Health knowledge made personal
Join this community!
› Share page:
Go
Search posts:

Mental Health Blogger Of The Week – Jia

Posted Oct 26 2010 2:43pm

I would like to introduce this week’s Mental Health Blogger Of The Week. Jia of Color Me UnTypical . Rather than tell you about Jia, and I am going to let her tell you about herself, with her answers to the questions I asked her. I found what she shared to be very inspiring, I am sure you will as well.

I would like to apologize for not having this posted on Monday – like I was supposed to – I have had some internet difficulties that have gotten in the way of a few things.

1. What type of mental illness/es do you have?

– I have general anxiety disorder, obsessive compulsive disorder, depression and mild agoraphobia. It’s a very bitter cocktail. I’d much rather have a virgin margarita.

2. When were you first diagnosed with your mental illness?

– I remember being fifteen and diagnosed with depression. But going through old paperwork that my family kept, I found documents from doctors that I visited with when I was very young (after the death of my mother, around 2 years old) where they talk about certain compulsions and other issues I was going through as a result of my mothers death.

I discovered I had OCD when I was around twenty-two years old. Another young member of my family was diagnosed with OCD and we, as a family, decided to research in order to help her. In the process many of us found out that we ourselves had OCD as well, though we vary in types.

The anxiety and agoraphobia are the most recent.

3. In what ways, if any, do you believe your life has changed since your diagnosis?

– Battling depression has been on and off and it feels like a storm that comes and goes. Sometimes it stays longer, sometimes it’s very quick but either way I can’t play outside when it’s around.

The OCD has changed my life the most because unlike the clouds of depression, OCD is hard for me to distinguish sometimes. It’s a voice in my head that’s in a constant state of “What if?” My conscious self says, “I know the chances of me getting killed by a red car are slim.” But my OCD says, “But what if?” So the conscious me has to decide if it’s worth it to just avoid red cars all together. And my OCD agrees that yes, yes it is. That is the very basic of how my OCD works. It’s all about what feels right. What feels correct and safe. Everything from words spoken, to actions taken. It effects me the most.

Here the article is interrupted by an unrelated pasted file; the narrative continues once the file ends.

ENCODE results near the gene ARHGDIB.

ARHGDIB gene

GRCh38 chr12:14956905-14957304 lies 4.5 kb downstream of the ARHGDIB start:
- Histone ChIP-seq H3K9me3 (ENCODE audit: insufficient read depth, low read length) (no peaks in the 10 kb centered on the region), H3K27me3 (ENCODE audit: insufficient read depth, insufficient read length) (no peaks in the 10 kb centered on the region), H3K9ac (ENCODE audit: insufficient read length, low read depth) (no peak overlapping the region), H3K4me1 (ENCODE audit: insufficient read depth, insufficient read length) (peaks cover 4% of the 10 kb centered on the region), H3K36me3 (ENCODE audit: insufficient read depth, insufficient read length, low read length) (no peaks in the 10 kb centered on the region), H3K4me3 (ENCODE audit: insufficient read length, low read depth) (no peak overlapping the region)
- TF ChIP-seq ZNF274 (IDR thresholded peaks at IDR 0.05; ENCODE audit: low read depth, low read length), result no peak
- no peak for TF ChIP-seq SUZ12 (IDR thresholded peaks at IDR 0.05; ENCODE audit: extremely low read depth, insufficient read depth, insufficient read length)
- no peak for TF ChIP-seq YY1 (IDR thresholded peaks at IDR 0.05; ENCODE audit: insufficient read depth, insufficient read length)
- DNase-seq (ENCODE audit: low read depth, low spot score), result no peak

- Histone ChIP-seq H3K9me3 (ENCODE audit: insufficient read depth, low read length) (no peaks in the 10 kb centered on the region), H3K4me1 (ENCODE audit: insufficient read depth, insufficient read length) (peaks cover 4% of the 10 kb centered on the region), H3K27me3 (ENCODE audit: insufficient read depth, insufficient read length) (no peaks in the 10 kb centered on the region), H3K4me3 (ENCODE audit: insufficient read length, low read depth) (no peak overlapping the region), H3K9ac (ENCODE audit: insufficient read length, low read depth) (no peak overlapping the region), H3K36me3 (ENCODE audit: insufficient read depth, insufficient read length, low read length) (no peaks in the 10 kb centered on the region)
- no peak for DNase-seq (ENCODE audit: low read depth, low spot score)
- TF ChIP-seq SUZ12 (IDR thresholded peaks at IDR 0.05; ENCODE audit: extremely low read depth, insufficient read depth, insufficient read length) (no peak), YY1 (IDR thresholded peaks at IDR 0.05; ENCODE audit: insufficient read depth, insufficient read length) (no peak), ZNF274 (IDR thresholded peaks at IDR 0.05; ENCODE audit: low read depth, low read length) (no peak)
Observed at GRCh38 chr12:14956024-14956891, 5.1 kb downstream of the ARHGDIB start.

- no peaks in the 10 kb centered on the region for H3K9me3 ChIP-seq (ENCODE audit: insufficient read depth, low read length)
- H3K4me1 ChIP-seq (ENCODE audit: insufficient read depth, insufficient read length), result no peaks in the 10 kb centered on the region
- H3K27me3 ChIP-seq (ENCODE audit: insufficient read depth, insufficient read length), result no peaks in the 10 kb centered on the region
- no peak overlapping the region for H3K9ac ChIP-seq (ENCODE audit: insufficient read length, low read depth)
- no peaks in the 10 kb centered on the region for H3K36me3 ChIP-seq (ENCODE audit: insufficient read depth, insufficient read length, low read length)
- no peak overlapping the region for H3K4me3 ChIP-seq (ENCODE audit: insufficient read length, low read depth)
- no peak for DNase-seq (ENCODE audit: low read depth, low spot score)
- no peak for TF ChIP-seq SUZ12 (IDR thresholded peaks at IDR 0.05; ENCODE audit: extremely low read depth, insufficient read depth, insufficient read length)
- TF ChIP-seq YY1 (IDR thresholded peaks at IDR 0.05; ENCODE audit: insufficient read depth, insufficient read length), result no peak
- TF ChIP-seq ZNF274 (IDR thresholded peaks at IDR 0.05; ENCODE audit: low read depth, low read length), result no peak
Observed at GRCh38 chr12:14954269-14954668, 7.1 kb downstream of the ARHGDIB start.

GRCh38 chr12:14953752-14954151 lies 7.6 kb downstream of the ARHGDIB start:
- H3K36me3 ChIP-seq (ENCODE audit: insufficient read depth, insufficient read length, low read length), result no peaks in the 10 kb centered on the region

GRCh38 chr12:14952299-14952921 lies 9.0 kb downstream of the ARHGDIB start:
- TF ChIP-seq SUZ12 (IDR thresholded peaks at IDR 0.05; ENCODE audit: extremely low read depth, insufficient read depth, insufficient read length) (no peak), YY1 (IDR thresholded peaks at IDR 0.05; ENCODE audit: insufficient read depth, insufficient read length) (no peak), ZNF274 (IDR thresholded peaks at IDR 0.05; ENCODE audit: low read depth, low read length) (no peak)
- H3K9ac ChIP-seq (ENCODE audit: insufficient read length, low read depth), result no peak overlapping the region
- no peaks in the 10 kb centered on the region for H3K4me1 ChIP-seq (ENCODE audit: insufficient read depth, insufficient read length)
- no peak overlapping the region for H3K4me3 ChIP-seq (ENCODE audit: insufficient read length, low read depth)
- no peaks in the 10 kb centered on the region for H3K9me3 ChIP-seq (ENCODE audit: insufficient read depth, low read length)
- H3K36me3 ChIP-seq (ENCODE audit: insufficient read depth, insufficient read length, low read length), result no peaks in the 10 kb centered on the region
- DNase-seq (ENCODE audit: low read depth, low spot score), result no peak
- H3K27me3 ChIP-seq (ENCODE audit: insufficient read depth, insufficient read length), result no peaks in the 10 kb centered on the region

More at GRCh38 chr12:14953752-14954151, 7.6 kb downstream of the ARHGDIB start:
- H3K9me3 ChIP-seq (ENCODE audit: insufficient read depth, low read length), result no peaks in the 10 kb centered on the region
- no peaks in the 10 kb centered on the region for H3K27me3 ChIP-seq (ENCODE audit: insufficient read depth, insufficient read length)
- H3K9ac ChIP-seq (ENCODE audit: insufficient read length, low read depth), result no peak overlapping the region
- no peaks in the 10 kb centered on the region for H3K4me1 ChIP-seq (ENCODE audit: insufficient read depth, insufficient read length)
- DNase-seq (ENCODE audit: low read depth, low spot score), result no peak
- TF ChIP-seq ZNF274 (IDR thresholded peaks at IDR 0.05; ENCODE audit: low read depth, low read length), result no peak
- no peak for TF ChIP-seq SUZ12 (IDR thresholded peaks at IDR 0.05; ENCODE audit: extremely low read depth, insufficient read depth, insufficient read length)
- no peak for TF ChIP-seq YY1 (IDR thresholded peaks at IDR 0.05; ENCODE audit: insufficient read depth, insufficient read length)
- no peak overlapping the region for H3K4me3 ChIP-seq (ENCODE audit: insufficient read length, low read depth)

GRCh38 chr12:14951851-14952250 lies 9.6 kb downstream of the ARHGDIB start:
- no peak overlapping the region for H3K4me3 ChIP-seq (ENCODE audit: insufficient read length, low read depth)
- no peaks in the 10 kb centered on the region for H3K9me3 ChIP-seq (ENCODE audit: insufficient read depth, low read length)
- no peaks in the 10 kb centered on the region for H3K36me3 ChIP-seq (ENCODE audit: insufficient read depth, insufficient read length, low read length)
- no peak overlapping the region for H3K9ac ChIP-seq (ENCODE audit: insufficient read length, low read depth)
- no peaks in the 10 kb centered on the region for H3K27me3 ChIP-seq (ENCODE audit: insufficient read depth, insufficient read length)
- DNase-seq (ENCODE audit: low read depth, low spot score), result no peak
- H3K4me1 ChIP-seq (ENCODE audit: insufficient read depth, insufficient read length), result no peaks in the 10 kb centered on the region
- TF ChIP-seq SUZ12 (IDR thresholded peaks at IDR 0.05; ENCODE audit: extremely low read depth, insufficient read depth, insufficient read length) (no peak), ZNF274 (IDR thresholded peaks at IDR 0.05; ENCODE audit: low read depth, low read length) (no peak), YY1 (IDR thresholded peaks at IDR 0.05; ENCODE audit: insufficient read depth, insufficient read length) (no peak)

4. What are some positive things you have learned about yourself since your diagnosis?

– I’ve learned how strong my marriage is. My husband has put up with a lot in regards to my illness. But he supports me. All of me. And sometimes dealing with mental illness has caused a lot of strain on our marriage and our lives all together. Especially when we weren’t sure what we were dealing with. But it’s amazing to see everything we’ve overcome together.

5. At the present time, what do you believe is your biggest stumbling block?

– The frustration that comes with having a mental illness. It’s very difficult to look yourself in the mirror and say, “You have an illness. A disability. Limitations. You need to remember you can only do so much.” When these are mental limitations and not physical. If I were in a wheelchair, I wouldn’t get a job working as a window washer on skyscrapers. But yet often times I overlook my mental disabilities and put myself in situations that cause immediate triggers, anxiety and panic attacks.

6. For you personally, what do you consider a life lived well?

– A life free of fear. It’s one thing to worry about a family member if they are sick and in a hospital. It’s one thing to be afraid for your life if you’re being chased by a rabid dog. But when you think about family gatherings, potential future scenarios or even whether or not you locked the door, your body shouldn’t kick in to adrenaline overdrive. I don’t think people realise how physically exhausting it is to have anxiety disorders. They think it’s all in the head, but really, it triggers hormones and glands all over the body. Coming out of a panic attack feels like finishing a marathon. A life lived well would be one where I have energy and am not constantly tired. No fear. No regrets.

7. Do you have any children? If so, what if anything do you plan to say to them about your disorder? If you do not have any children, do you plan on having any someday? Do you think your mental health issue will or will not impact your decision to have children?

– We do not have children. It’s been suggested that poor health is impacting our fertility. Despite my desire to get healthier, my mental illness prevents me from fully engaging in a proper health program. One example: agoraphobia limits where I can work out.

8. If given the opportunity, what is something you would like to say to someone who has been recently diagnosed with the same type of mental illness that you have?